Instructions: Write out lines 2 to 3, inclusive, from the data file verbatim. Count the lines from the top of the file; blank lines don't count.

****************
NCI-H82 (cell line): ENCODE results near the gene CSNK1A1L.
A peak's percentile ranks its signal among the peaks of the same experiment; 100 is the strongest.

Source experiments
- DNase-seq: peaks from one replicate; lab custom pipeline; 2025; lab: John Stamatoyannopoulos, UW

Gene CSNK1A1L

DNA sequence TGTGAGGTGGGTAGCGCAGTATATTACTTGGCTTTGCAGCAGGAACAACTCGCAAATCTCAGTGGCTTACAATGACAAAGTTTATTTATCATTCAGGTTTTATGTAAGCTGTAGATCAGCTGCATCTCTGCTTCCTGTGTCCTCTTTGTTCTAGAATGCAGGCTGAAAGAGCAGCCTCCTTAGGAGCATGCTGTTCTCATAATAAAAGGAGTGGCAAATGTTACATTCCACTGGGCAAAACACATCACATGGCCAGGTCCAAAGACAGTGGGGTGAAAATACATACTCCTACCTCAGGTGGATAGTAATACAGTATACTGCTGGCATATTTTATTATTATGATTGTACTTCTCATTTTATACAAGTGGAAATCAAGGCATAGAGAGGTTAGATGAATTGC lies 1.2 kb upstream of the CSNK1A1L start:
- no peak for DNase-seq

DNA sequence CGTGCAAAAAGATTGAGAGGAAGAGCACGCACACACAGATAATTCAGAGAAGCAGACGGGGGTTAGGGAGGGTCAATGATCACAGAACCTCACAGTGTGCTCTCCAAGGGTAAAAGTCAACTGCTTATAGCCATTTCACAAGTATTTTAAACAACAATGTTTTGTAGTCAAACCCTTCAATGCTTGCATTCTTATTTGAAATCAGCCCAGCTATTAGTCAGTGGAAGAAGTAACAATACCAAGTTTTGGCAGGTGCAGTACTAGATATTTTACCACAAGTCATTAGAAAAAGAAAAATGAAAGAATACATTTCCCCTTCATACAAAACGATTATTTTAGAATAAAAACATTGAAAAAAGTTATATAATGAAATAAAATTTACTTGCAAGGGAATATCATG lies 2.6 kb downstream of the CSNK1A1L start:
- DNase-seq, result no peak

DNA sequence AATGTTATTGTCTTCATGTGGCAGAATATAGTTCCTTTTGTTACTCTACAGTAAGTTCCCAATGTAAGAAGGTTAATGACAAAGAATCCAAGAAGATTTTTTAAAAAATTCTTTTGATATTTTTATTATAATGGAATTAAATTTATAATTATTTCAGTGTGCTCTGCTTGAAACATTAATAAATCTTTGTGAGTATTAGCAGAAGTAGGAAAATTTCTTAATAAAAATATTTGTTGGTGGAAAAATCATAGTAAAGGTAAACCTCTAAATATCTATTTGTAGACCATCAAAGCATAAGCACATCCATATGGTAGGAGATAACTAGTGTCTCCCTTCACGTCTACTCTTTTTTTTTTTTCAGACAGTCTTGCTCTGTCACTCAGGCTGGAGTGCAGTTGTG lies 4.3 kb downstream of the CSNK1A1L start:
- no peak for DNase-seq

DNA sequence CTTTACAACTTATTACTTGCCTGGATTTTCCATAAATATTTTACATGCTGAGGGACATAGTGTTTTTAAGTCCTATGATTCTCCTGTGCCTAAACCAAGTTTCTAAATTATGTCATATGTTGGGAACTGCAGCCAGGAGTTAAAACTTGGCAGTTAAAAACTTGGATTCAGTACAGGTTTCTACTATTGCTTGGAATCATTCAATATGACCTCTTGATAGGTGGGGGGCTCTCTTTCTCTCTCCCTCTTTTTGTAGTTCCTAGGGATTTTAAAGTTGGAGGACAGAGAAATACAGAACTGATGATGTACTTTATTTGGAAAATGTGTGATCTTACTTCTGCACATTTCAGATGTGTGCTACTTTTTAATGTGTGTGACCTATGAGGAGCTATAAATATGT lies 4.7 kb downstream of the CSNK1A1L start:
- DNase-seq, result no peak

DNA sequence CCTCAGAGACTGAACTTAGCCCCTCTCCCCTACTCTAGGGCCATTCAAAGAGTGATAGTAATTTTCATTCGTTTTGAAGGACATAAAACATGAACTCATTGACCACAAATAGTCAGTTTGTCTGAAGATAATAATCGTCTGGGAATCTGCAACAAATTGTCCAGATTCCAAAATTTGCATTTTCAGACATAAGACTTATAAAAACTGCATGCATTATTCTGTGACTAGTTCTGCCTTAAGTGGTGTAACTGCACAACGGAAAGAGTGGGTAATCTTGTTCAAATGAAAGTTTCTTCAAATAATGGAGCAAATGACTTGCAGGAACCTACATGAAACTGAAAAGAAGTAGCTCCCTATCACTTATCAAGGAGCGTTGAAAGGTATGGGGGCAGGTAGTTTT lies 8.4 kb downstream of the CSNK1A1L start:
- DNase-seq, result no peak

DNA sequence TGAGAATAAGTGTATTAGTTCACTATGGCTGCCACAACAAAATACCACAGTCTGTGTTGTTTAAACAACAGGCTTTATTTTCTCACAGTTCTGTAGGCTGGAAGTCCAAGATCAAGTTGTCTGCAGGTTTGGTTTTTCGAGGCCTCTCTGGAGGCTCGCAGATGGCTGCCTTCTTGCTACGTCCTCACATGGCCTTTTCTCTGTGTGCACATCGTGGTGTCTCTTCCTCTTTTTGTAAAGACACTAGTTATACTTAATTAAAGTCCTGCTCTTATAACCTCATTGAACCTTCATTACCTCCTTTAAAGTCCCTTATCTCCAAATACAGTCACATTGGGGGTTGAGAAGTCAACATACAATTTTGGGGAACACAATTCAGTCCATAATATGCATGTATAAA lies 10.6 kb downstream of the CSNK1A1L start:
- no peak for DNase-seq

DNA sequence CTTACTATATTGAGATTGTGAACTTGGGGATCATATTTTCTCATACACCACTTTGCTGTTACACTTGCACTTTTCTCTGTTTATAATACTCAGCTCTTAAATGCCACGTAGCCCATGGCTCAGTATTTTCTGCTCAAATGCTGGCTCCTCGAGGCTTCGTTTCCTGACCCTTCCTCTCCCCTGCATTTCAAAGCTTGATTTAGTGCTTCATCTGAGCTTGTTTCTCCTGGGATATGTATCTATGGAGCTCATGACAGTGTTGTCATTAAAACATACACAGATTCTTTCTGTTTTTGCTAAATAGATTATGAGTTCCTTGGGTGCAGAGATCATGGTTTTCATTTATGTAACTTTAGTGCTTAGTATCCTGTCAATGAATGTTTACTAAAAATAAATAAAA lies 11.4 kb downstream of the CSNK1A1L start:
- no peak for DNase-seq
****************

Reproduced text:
A peak's percentile ranks its signal among the peaks of the same experiment; 100 is the strongest.

Source experiments